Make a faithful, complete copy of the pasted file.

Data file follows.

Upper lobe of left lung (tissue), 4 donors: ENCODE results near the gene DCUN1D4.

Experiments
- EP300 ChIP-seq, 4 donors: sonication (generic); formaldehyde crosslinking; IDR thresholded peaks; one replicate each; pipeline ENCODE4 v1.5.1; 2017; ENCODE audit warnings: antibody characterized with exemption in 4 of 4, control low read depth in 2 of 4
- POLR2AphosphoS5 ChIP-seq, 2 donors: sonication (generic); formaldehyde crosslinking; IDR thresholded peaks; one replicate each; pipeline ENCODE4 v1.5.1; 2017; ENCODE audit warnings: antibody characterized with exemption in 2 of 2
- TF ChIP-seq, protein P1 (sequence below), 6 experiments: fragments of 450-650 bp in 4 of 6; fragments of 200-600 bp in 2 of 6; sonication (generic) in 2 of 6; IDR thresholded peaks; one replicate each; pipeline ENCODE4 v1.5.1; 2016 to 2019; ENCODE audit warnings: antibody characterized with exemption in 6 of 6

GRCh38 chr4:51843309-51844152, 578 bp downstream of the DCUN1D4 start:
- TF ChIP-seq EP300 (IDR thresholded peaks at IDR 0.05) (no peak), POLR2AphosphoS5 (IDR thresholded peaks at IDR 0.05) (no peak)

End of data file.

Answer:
Upper lobe of left lung (tissue), 4 donors: ENCODE results near the gene DCUN1D4.

Experiments
- EP300 ChIP-seq, 4 donors: sonication (generic); formaldehyde crosslinking; IDR thresholded peaks; one replicate each; pipeline ENCODE4 v1.5.1; 2017; ENCODE audit warnings: antibody characterized with exemption in 4 of 4, control low read depth in 2 of 4
- POLR2AphosphoS5 ChIP-seq, 2 donors: sonication (generic); formaldehyde crosslinking; IDR thresholded peaks; one replicate each; pipeline ENCODE4 v1.5.1; 2017; ENCODE audit warnings: antibody characterized with exemption in 2 of 2
- TF ChIP-seq, protein P1 (sequence below), 6 experiments: fragments of 450-650 bp in 4 of 6; fragments of 200-600 bp in 2 of 6; sonication (generic) in 2 of 6; IDR thresholded peaks; one replicate each; pipeline ENCODE4 v1.5.1; 2016 to 2019; ENCODE audit warnings: antibody characterized with exemption in 6 of 6

GRCh38 chr4:51843309-51844152, 578 bp downstream of the DCUN1D4 start:
- TF ChIP-seq EP300 (IDR thresholded peaks at IDR 0.05) (no peak), POLR2AphosphoS5 (IDR thresholded peaks at IDR 0.05) (no peak)